Groundwater plays an important role in the environment. During dry periods, groundwater recharges rivers when their flow is low. During wet periods, the opposite occurs; the rivers and surface drainage recharge the ground water. To ensure that borehole water is not polluted or overexploited, the amount of groundwater that is extracted needs to be monitored. That is why the Municipality requires all boreholes to be registered.

Rainwater tanks

While it is illegal to connect a rainwater tank to the drinkable water supply system, installing a rainwater tank for your washing, cleaning, watering or topping up pool water may be worth considering. Rainwater tanks may also be plumbed to feed toilet cisterns and so reduce the considerable amount of water used daily for flushing.

Use of rainwater tanks in summer rainfall areas can be more beneficial than those used in winter rainfall areas. However a 5 000 litre tank used primarily for flushing the toilet in winter rainfall areas could save up to 15% annually. This is using runoff from a 80 m2 roof and assumimng an average or above-average rainfall pattern.

Rainwater tanks hold different amounts of water: 200 litres, 500 litres, 1 000 litres 1 500 litres, 2 500 litres, 5 000 litres and 10 000 litres. Due to their relatively large size, a large area is needed for installation. To save space, choose a tank that is vertical and not horizontal. Placing the rainwater tank in the shade will help to keep the water as cool as possible. It must be borne in mind that a tank constructed of translucent material, will cause algae to grow in the water, if exposed to sunlight.

A 1 000 litre tank appears to be the most economical – and popular.

The black and white of grey water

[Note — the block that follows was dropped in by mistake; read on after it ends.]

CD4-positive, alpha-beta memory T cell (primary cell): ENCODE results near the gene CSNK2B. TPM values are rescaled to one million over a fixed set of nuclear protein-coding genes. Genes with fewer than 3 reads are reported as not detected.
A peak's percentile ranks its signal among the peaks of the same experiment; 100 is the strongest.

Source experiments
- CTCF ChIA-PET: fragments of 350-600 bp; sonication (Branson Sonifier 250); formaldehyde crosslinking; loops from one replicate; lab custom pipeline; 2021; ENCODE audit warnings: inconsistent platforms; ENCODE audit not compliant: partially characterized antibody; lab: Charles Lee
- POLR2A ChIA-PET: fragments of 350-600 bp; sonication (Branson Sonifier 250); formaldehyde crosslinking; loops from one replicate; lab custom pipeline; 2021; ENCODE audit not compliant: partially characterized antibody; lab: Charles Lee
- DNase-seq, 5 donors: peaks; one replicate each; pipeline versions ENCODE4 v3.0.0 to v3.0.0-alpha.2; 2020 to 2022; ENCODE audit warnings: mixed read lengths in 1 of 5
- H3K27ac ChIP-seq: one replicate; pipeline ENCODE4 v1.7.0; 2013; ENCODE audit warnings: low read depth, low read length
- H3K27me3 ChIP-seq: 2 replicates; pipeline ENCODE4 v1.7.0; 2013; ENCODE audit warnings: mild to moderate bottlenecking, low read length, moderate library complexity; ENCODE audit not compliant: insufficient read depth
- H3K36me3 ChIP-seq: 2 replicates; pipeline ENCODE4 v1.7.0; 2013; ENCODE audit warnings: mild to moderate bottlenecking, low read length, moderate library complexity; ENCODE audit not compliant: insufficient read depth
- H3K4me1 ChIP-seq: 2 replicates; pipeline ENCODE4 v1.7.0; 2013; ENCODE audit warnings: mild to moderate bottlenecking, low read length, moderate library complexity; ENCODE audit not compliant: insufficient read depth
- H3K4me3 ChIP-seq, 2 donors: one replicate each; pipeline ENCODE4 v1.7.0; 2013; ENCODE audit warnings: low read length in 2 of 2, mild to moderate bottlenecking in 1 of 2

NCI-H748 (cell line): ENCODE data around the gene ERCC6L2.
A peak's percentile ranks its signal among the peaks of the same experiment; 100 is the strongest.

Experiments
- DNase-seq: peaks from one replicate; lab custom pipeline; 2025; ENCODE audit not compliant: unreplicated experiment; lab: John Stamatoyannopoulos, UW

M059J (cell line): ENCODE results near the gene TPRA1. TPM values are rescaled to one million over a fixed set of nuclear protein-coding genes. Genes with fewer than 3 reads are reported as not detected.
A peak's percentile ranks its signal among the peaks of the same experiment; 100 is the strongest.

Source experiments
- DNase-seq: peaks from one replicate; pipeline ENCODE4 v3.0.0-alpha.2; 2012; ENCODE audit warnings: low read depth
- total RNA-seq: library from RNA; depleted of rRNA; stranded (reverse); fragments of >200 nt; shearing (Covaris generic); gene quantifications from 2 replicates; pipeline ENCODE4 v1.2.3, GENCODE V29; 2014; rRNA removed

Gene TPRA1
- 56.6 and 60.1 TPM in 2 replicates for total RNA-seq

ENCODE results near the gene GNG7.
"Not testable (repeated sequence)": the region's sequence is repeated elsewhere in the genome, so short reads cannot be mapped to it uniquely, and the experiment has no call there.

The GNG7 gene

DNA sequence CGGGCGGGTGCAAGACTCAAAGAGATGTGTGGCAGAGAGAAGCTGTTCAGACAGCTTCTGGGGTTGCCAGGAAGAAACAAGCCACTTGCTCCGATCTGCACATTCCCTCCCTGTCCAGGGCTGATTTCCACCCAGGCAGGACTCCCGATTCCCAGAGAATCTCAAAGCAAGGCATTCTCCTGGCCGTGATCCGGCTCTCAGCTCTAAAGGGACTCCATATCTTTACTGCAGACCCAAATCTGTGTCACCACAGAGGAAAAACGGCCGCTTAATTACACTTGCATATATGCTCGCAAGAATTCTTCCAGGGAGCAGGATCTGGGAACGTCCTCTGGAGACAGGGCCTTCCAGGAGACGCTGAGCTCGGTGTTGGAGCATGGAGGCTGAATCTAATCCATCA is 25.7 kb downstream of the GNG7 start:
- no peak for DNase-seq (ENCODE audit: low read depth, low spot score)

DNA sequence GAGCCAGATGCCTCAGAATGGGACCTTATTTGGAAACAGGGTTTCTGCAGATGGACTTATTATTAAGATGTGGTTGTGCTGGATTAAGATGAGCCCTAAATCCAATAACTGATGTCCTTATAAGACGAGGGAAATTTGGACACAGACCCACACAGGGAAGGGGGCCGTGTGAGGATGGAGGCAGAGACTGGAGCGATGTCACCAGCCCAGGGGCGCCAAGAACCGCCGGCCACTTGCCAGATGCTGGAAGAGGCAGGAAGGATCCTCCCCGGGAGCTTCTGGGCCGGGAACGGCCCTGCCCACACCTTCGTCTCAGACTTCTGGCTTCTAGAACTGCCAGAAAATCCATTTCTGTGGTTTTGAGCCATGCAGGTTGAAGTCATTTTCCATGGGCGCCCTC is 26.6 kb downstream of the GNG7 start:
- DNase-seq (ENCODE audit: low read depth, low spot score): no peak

Grey water comes from water used in the house for bathing, washing and cleaning. A grey water system will take this used water and transfer it to a garden watering system. The size and angle of the pipes that divert washing machine water is important. Filters, valves and a reservoir (for storage) are also necessary.

Laundry water with detergents containing phosphates is nutritious and may encourage plant growth. However, many washing-up liquids contain surfactant that is bad for our garden. Grey water from the kitchen should not be used to water the garden.

Grey water may not always be safe. You will need to know that you can safely monitor what is entering the water and manage the system properly. For health reasons, do not use grey water to water your vegetables, herbs or fruit that you intend eating. When using grey water in your garden, it is important that the water droplets are large and the spray is low so that the grey water does not travel to other areas.

This water must not be sprayed or sprinkled on your lawn on windy days. It is best to reuse this water using a drip system that drops the water directly onto plant roots. An even better grey water drip system uses piping under the ground. Take care not to allow greywater onto surfaces that drain into the street as this will pollute the stormwater system which flows to our rivers and streams. These systems are costly but are available in Cape Town. Installing a grey water system is complex.

Research the process thoroughly and make sure you use a reputable company.

Read

Green your garden

Get practical

Make your own grey-water recycler
How to save water in gardens - the scrooge bottle
Hydroponic bog garden (water recycling)
World's greenest water pump
Green solar-powered water barrel
Homemade water sprinkler

Other water topics

Case study: Mrs Zenzele tackles a leaking tap
Save water - fix your own dripping taps
Toilets - save water
Baths, showers, geysers, taps and washing machines

Go green home